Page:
Purpose: Malnutrition is a pressing public health challenge in South Asia with adverse consequences for adolescent girls' well-being and, potentially, aspirations as drivers of developmental progress. This study aimed to investigate associations between changes in malnutrition and changes in girls' aspirations in key life domains.
Methods: We analyzed two-period panel data from the Suaahara II Adolescent Girls Panel (10–19 years) in Nepal (2018–2019, n = 613). Height, weight, blood samples, 24-hour dietary recalls, and indicators of girls' educational, occupational, marital, and fertility aspirations were collected. Height-for-age z-scores, body mass index–for-age z-scores, hemoglobin concentration (Hb g/dL), and dietary diversity scores for women were calculated. Through cluster-robust fixed-effects regressions, we examined whether changes in thinness (body mass index–for-age z-scores < −2 standard deviation), anemia (Hb <115 g/L nonpregnant <11 years; Hb <120 g/L nonpregnant >12 years; Hb <110 g/L pregnant), and reaching minimum dietary diversity for women were associated with changes in educational, marital, or fertility aspirations.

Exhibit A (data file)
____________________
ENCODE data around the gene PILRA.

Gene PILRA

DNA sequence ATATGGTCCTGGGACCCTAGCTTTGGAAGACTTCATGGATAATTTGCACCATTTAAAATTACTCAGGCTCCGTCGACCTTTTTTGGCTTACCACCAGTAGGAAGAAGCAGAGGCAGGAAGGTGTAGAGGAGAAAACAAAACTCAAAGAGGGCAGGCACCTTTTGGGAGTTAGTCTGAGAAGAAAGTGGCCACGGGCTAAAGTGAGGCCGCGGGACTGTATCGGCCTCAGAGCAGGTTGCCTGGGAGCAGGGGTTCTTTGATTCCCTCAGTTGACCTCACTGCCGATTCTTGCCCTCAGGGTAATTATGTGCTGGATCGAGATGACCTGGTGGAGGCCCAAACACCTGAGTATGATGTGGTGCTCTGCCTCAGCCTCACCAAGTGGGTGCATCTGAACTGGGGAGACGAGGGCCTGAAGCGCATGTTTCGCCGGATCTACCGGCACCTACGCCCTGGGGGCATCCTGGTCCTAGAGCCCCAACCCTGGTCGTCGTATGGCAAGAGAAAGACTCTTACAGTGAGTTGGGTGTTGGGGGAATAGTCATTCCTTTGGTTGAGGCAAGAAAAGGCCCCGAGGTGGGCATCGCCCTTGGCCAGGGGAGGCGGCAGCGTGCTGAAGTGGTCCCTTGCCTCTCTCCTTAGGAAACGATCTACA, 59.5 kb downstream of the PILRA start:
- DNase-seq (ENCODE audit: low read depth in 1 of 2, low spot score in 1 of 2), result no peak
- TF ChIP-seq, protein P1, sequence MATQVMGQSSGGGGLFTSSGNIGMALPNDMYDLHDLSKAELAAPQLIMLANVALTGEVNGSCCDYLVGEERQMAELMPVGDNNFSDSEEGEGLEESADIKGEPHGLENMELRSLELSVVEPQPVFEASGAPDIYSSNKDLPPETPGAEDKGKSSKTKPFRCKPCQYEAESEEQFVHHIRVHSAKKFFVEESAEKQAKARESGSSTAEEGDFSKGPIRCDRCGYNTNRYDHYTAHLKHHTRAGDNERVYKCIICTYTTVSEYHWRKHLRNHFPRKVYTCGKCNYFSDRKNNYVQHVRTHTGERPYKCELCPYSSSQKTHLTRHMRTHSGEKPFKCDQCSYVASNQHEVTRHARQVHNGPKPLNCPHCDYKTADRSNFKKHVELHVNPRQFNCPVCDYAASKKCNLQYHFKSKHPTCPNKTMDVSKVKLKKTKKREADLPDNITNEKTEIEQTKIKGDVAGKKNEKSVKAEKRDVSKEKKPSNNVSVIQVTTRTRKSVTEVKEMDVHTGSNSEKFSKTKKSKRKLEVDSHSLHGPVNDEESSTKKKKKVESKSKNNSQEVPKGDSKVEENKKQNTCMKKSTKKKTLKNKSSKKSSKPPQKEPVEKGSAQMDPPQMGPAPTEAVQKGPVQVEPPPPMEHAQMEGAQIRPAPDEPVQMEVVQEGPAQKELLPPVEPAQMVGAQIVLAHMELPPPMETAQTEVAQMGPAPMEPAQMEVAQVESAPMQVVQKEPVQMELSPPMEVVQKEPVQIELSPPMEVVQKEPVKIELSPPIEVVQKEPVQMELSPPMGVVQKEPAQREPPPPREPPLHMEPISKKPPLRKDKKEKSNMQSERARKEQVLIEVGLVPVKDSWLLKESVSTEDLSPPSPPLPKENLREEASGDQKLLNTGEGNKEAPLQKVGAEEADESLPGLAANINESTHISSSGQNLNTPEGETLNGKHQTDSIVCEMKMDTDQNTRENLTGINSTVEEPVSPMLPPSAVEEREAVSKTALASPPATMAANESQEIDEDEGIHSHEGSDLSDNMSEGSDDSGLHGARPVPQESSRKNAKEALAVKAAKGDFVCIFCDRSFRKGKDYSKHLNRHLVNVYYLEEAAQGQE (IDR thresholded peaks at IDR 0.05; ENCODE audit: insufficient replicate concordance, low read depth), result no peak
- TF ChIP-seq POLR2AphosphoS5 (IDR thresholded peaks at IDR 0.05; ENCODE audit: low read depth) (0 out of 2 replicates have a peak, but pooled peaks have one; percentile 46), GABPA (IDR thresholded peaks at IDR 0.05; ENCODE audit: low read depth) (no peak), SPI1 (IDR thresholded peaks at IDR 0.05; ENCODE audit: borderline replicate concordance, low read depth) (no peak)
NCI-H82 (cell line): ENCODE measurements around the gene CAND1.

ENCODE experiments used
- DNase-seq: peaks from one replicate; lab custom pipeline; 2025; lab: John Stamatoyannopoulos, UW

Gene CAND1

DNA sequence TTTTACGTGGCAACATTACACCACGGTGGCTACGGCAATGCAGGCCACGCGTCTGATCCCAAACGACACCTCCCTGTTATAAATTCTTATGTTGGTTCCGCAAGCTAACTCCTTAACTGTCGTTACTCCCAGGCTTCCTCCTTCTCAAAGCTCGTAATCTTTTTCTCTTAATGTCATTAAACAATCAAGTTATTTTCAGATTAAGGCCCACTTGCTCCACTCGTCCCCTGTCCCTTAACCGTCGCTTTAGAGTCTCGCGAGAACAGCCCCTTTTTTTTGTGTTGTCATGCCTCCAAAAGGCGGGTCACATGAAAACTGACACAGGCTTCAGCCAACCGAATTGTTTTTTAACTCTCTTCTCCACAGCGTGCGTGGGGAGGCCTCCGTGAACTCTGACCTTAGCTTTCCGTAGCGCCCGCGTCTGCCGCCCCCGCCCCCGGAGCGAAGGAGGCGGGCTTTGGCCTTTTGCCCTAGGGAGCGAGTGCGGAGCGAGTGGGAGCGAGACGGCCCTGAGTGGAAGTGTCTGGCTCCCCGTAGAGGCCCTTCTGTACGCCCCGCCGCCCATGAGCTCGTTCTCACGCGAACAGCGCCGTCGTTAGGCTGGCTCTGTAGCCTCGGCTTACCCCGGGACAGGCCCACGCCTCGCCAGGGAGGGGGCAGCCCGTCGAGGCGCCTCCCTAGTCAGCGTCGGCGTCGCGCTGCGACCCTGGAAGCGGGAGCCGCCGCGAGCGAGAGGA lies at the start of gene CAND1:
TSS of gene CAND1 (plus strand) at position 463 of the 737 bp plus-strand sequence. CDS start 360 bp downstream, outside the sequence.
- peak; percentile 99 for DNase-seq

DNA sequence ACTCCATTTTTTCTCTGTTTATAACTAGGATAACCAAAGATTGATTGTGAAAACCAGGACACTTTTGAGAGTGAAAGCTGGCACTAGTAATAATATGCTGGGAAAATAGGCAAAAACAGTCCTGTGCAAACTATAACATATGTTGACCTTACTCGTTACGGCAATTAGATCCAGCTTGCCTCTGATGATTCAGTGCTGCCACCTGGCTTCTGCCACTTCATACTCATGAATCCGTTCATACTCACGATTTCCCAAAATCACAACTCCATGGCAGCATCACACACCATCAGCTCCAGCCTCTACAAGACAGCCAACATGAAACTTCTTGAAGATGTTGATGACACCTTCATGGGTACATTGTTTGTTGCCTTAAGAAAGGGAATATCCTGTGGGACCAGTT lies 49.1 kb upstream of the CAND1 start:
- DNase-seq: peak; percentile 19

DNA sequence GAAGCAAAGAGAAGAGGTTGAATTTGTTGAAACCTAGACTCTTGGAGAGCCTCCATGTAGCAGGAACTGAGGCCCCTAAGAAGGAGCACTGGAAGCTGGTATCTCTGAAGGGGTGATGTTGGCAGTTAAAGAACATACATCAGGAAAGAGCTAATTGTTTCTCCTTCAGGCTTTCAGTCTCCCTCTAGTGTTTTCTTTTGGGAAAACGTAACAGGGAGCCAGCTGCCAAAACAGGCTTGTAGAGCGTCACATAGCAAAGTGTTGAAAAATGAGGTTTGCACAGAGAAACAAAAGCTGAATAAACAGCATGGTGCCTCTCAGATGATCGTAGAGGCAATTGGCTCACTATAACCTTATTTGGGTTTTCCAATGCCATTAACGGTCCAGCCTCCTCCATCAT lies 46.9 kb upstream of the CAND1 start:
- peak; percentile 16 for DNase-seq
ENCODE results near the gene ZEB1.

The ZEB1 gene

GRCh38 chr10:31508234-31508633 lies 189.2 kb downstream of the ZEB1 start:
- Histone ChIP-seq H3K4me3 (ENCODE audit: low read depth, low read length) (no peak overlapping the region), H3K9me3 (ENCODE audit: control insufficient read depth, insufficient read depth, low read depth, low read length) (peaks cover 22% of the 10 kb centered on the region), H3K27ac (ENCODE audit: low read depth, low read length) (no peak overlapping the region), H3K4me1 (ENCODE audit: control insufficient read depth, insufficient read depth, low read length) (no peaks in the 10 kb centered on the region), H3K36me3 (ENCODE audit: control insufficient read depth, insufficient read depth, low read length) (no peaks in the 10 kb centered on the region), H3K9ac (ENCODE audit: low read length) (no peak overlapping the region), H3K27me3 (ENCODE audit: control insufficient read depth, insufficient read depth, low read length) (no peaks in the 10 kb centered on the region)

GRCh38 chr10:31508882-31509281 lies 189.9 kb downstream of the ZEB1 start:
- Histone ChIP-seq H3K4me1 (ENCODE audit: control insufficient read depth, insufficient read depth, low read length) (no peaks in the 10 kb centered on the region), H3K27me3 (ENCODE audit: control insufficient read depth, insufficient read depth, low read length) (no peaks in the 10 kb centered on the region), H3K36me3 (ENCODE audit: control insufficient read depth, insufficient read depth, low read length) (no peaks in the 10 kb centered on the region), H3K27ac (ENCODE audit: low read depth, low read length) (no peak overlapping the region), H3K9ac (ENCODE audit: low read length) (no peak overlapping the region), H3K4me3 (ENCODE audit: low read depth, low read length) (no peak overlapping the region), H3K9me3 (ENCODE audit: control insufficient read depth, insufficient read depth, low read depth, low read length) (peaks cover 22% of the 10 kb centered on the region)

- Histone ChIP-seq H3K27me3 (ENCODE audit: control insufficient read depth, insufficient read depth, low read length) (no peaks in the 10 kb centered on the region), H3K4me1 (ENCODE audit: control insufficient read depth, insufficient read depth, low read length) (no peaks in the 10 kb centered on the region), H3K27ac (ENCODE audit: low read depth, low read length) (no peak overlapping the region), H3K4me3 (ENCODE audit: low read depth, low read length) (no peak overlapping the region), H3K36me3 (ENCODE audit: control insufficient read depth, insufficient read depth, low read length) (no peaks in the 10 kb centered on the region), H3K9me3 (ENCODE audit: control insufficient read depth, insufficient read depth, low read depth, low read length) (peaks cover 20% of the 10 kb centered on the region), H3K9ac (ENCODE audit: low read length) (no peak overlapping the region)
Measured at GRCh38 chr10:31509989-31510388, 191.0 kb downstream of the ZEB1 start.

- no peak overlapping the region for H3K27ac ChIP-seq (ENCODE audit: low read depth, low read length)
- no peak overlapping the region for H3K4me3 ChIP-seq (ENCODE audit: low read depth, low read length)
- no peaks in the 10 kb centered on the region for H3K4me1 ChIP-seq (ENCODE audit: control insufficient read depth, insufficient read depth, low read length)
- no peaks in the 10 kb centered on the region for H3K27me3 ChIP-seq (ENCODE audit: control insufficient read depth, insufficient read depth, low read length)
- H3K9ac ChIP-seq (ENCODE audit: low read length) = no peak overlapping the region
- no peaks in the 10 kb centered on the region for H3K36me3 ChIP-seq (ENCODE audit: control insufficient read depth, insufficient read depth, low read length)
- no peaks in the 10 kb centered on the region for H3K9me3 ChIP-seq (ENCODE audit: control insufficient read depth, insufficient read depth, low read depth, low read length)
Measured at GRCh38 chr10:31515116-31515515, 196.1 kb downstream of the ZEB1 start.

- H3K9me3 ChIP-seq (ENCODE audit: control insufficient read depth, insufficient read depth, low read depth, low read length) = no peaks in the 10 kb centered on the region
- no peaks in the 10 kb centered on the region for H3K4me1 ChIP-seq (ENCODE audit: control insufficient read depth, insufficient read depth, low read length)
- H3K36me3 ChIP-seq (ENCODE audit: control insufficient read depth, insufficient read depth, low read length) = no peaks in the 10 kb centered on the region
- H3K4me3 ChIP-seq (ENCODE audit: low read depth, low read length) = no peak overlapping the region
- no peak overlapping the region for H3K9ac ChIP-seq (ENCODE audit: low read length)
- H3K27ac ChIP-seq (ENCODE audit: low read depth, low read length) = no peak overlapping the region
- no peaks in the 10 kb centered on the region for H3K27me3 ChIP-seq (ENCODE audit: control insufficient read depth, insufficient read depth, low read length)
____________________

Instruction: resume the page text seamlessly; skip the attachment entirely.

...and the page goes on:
Results: A change from thinness to no thinness increased girls' aspired ages of having a first child by 2.77 years (standard error [SE] 1.22, p = .025). A change from anemia to no anemia increased girls' aspired years of education by .54 (SE .27, p = .044). This association was stronger for postmenarche girls (b −.62, SE .29, p = .035). No associations were found between changes in minimum dietary diversity for women and any of the aspirations.
Conclusions: Thinness and anemia were negatively associated with adolescent girls' aspirations in domains of fertility and education. Multisectoral integrated policies and programs that improve adolescent nutritional status and diets have the potential to foster adolescent girls' aspirations and thereby increase their future potential.